Ultimately, I’m challenged by some of these recommendations, and, even if they are fully implemented, I don’t think they offer sufficient protections to athletes. Firstly, because genetic testing is primarily available through Direct-to-Consumer (DTC) testing companies, and there are no regulations around what genetic variants can, or cannot be, collect, nor is there a minimum threshold of evidence required for a given genetic variant—which, as outlined above, is important given the low number of replications in sports genetics studies. As such, an athlete may take two different tests from two different companies, and get two different results. Making informed decisions on the results provided is, therefore, very difficult – and this is especially true for non-specialists (e.g., athletes), or those who lack the time to adequately upskill in this area (e.g., performance support staff).

There are a host of other ethical issues which aren’t addressed by these guidelines. For example, many researchers within the field of ethics question whether anyone under-18 can truly provide informed consent, which makes testing on under-18s challenging—even if their parent/guardians provide consent on their behalf. In addition, the paper outlines the minimum necessary principle, with only the genetic markers relevant to sporting traits explored. Given the rapid advances in research in this field (e.g., 100 additional markers discovered between 2016 and 2023), there is the potential that athletes may require further genetic tests in the future, which further opens them up to risks associated with genetic data collection. Finally, if an athlete can request their whole genetic data (under the principle of autonomy), they could then upload this data to a variety of third-party websites which provide reports on aspects such as disease risk—many of which is unmodifiable, and requires expert consultation.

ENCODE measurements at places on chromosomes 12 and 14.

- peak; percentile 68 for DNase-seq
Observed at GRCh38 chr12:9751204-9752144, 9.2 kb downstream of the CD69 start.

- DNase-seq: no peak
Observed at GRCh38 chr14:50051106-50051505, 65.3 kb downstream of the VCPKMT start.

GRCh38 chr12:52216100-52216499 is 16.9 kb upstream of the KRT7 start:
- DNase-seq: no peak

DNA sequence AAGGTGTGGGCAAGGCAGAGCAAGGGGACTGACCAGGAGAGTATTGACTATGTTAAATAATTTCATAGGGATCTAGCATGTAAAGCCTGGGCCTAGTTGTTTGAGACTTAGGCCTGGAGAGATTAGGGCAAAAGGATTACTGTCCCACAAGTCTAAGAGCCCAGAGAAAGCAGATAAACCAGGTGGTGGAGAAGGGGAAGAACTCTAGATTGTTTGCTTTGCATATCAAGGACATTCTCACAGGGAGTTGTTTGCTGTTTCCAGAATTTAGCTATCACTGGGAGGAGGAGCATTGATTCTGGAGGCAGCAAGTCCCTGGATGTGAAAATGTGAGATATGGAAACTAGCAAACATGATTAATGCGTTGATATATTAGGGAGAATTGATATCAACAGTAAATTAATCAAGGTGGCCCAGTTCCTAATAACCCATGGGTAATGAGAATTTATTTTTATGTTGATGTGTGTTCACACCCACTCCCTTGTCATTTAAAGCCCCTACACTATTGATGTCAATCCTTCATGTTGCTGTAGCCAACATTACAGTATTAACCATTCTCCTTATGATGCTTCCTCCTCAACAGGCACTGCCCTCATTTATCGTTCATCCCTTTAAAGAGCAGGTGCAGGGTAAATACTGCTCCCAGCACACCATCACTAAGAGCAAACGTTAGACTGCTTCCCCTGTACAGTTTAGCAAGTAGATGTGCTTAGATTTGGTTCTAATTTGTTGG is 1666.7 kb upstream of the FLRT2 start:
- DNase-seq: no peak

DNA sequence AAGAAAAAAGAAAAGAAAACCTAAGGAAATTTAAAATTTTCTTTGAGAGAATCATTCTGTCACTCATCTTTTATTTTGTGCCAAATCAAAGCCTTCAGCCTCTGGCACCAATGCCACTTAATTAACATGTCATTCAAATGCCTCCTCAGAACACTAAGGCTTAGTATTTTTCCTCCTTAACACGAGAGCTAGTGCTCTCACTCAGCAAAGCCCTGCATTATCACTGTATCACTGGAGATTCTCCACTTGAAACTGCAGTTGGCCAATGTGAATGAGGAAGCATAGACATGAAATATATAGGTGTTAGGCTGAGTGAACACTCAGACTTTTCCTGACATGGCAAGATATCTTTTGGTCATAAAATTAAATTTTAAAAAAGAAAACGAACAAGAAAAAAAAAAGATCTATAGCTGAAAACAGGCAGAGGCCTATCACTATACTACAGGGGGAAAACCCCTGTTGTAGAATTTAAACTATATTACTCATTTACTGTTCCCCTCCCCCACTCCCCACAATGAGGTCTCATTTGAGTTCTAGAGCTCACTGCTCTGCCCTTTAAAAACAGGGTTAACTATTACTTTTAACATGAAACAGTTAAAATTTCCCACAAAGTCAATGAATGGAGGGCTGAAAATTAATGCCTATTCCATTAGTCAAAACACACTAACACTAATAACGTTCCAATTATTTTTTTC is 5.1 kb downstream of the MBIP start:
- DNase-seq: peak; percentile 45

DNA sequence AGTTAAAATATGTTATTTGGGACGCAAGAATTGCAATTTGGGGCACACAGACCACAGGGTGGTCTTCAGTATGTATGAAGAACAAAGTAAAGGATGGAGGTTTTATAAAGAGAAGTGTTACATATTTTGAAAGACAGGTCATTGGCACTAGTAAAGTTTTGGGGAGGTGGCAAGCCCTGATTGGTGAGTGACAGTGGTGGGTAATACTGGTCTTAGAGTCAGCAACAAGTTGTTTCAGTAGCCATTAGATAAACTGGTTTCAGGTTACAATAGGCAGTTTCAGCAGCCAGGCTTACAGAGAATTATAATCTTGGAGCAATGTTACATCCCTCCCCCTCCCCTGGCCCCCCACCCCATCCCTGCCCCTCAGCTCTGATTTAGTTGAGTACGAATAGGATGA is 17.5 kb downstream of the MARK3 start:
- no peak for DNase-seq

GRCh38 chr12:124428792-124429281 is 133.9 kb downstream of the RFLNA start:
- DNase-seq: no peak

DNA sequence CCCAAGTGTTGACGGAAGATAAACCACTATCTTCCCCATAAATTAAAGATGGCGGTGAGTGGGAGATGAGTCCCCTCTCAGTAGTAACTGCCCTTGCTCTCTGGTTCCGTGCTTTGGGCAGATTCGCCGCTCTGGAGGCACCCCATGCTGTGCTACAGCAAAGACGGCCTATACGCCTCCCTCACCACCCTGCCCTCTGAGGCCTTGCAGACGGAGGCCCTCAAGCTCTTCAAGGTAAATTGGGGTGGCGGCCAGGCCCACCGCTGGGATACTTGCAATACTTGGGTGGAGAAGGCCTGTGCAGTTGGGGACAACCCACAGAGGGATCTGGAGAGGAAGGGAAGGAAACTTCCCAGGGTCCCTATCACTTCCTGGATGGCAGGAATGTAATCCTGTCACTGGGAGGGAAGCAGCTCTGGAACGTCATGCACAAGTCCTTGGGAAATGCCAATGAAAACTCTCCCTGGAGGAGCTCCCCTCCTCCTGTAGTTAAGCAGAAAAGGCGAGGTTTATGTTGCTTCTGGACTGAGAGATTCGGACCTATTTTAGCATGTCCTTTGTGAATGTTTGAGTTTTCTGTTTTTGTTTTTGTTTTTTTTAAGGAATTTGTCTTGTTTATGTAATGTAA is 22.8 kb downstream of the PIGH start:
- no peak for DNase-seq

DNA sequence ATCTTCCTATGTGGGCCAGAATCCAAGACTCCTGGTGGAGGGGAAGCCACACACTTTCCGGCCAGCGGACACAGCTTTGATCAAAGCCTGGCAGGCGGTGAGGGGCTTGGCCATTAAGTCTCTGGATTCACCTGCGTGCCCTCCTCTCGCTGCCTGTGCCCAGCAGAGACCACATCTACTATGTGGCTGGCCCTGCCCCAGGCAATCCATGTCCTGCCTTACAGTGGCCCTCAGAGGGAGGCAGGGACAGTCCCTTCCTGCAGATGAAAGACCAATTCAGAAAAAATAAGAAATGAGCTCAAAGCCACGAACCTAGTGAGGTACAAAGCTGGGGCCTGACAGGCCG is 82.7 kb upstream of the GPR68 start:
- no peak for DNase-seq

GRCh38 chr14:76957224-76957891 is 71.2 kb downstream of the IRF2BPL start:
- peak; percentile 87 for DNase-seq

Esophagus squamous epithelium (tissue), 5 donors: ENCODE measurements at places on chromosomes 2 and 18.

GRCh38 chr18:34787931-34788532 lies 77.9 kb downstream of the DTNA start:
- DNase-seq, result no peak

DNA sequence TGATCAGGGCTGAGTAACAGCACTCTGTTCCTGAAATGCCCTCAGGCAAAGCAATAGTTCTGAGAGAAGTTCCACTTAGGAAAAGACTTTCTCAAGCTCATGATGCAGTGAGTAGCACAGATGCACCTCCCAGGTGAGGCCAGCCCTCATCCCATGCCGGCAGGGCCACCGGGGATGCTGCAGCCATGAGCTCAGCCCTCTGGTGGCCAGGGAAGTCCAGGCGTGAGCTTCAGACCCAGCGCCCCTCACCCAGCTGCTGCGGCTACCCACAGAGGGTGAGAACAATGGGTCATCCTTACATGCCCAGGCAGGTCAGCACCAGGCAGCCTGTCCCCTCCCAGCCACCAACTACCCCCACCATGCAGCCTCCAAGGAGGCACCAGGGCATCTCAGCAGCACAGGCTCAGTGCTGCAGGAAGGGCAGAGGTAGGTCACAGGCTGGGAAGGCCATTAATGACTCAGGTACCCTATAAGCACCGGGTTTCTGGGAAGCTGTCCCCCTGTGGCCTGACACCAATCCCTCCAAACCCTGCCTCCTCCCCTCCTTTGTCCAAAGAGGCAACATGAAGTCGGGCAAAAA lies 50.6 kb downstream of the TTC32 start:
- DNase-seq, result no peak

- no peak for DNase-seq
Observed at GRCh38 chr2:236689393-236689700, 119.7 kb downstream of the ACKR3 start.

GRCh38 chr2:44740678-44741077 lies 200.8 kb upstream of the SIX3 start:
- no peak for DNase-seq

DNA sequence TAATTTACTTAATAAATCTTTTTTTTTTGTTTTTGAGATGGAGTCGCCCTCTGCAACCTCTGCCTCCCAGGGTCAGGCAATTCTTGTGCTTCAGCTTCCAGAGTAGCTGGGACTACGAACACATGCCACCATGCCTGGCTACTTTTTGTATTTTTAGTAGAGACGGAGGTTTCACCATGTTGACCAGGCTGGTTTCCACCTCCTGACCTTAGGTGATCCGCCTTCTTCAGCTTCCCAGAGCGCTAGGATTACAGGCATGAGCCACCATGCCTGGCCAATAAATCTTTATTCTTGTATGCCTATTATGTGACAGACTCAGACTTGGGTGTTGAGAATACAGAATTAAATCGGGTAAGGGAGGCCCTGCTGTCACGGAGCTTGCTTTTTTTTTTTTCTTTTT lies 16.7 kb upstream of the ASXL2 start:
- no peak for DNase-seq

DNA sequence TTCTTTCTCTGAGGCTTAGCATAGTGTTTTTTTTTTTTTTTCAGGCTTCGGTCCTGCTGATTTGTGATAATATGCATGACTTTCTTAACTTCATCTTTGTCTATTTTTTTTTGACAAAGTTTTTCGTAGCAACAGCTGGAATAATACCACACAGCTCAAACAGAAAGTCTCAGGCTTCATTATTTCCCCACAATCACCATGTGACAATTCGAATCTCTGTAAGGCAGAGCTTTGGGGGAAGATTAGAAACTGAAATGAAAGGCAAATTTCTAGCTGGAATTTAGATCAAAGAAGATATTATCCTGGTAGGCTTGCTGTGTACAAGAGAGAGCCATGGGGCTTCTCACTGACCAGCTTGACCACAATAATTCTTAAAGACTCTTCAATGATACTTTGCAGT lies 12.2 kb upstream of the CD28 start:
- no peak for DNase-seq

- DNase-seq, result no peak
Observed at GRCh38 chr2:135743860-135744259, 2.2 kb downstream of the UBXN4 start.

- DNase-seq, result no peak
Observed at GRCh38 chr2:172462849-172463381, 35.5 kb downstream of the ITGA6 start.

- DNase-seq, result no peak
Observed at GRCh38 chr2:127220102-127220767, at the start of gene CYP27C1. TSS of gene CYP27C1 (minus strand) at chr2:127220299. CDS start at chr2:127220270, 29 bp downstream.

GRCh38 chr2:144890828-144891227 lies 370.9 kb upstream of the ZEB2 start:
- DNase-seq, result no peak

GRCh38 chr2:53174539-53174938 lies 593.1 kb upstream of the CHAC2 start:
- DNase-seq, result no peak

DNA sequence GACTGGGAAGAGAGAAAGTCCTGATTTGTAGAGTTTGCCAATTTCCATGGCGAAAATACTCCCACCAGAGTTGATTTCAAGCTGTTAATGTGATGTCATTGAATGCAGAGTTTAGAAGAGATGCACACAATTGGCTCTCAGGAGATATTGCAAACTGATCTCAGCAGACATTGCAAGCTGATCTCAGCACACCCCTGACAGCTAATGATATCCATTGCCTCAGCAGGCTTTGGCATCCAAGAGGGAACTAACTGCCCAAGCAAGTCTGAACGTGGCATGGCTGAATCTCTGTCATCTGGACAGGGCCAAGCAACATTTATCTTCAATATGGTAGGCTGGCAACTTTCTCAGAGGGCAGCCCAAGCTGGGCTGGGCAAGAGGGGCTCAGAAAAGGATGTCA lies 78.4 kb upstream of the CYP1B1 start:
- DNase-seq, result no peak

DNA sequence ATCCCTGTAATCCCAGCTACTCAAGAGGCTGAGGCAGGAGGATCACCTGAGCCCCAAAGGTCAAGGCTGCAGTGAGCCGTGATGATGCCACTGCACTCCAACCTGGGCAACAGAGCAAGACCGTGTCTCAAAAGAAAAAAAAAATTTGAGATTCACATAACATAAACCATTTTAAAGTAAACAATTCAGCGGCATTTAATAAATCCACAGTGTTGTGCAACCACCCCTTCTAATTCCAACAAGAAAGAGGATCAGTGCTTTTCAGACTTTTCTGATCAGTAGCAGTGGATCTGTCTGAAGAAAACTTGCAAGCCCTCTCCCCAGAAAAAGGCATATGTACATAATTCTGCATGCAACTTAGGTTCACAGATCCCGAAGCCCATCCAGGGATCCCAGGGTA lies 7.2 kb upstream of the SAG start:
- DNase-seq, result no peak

Nevertheless, this paper from McAuley and colleagues is a crucial one; it represents a highly pragmatic way to attempt to take theory to practice, in a way that protects all involved as best as possible. I’m still left with the feeling that, whilst there is a desire—as evidenced by the research—to utilise genetic testing and genetic information in sport, ultimately there is very little evidence, outside of some initial studies, exploring how such information may effectively support practitioners and athletes in their develop. As such, this is the next challenge for researchers in this field; can we move away from theory-based papers towards evidence-informed interventions? In doing so, we will be better able to utilise the recommendations from this paper to ensure athletes are adequately protected when undergoing genetic test—which will be an important step for the sporting field.